How to Deal with Food Thieves In the Office
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In today’s episode of Slate staffer Emily Yoffe’s advice column, Dear Prudence, she tackles the Office Food Mooch. A reader who calls himself “You Can’t Snack with Us” wrote in:
“I work in a young, energetic office. Every Thursday, we have an organized snack club. Everyone takes turns bringing in a snack for the roughly 24 people who signed up for the club. When new people enter our office, they are asked if they want to join. Several months ago, two new people joined our team. One of them joined the snack club and the other opted out. The one who opted out still eats the snacks. While it may seem petty, we all take turns purchasing and setting up the snacks, and a lot of planning goes into them. The breaking point came today when he enjoyed four helpings of the snack. Additional invitations to join the club have been extended, but to no avail. How can we politely tell him, if we wants to keep eating, he needs to join the club?”
After ribbing him a little bit for being part of a snack club, Yoffe advises that whoever’s in charge of the club pull the mooch aside at the next meeting and ask for a check or cash. Today. “This thing only works if everyone participates, and you’re just not welcome to eat,” the administrator should say, if the mooch refuses. And, if the mooch is stubborn enough to walk over to the table and grab a honey bun, anyway: “Obviously, we’re not going to call security, but do you really want everyone to know you’re a freeloader?”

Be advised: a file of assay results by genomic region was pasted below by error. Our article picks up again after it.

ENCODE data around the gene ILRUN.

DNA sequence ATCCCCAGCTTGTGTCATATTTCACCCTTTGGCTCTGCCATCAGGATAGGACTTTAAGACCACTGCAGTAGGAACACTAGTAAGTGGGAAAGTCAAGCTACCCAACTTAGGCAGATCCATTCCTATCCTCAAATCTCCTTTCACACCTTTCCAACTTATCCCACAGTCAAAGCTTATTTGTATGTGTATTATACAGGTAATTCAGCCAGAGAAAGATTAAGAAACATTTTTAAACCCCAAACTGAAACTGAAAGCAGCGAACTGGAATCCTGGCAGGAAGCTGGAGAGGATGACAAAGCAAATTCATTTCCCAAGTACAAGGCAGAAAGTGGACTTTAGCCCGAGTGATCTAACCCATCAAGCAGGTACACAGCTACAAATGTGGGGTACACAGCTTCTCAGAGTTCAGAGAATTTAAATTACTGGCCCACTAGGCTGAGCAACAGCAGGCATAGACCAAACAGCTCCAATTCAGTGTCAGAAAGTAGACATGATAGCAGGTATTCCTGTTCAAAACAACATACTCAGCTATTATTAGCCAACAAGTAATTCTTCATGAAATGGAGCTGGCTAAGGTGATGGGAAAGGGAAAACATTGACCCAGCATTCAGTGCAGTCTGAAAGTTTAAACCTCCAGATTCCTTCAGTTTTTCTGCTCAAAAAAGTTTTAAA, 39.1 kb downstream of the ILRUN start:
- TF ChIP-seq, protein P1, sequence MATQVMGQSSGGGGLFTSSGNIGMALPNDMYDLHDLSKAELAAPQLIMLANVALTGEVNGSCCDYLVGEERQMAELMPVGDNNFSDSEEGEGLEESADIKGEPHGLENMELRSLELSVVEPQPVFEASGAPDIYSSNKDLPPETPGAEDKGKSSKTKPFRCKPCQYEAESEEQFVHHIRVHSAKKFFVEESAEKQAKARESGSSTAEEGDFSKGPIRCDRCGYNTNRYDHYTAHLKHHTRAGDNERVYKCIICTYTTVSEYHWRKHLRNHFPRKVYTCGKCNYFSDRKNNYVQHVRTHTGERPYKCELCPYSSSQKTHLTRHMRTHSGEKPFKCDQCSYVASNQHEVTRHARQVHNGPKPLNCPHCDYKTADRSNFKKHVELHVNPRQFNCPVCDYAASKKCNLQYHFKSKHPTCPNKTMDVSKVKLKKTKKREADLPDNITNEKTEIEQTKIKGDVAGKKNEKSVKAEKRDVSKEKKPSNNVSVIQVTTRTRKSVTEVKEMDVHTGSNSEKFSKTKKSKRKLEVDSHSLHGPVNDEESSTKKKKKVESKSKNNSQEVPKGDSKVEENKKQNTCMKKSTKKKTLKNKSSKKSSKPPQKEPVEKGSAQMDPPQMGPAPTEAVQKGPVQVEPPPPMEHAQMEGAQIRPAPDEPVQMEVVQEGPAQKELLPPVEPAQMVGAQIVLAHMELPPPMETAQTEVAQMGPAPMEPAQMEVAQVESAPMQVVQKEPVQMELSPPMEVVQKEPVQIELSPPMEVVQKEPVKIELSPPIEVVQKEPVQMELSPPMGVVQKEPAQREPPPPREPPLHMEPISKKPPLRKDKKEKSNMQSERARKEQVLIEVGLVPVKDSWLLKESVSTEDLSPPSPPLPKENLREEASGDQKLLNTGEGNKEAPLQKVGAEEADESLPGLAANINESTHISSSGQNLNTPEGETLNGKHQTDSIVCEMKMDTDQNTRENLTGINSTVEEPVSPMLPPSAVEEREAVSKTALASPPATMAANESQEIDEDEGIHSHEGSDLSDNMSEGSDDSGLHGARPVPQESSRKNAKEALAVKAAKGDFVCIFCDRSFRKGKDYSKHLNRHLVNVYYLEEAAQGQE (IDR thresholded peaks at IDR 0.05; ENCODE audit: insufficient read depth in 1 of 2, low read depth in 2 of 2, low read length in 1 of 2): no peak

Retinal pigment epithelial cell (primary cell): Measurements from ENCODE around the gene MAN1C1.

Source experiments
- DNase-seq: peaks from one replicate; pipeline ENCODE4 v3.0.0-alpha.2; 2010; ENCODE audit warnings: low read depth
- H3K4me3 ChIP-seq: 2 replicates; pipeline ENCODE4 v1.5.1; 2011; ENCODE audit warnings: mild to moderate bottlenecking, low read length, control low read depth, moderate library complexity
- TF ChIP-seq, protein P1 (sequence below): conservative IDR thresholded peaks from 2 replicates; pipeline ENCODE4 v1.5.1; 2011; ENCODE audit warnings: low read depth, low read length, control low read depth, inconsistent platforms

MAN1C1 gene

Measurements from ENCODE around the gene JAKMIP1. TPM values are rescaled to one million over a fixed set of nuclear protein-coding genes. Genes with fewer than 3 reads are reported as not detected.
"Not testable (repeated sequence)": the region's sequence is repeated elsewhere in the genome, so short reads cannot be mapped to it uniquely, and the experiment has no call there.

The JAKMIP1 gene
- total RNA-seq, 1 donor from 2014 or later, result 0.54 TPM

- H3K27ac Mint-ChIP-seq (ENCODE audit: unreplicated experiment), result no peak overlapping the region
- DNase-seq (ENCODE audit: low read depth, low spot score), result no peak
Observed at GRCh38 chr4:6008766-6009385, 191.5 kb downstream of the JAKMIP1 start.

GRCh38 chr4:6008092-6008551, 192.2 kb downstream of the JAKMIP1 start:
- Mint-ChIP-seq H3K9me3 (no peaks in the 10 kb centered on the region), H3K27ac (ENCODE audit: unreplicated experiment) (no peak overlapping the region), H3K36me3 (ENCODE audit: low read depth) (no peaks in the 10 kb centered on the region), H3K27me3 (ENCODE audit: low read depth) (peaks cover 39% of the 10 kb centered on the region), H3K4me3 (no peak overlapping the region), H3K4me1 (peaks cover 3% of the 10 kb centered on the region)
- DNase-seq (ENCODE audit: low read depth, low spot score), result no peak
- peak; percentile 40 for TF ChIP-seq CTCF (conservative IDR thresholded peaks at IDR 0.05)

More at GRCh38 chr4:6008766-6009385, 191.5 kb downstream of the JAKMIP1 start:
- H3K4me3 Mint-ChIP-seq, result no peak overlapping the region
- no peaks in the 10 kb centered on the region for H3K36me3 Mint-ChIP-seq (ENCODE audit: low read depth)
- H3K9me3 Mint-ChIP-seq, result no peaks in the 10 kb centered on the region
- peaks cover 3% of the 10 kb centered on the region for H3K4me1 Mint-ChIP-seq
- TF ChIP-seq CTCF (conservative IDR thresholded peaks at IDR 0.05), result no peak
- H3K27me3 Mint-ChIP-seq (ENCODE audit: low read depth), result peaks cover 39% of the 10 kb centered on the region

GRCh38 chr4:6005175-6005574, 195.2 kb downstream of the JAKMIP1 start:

Isn’t there anything better than that? Snacks are really important. (We won’t rib you, YCSWU!)
Unfortunately, no. Our old friend Emily Post echoes Yoffe’s advice in a little section of her book called “The Food Thief.” “Unless you see someone eating your sandwich and you can quietly say something to that person, your only option is to bring the matter of food pilfering up at the next staff meeting.”
So basically: You can’t pin down the mooch with a heavy-booted foot, simultaneously chomping on chips as you wait for him to cough up some dough, but you can embarrass him by making his moochiness known to his colleagues. Confrontation is they key, here. After a while, he’ll likely back down.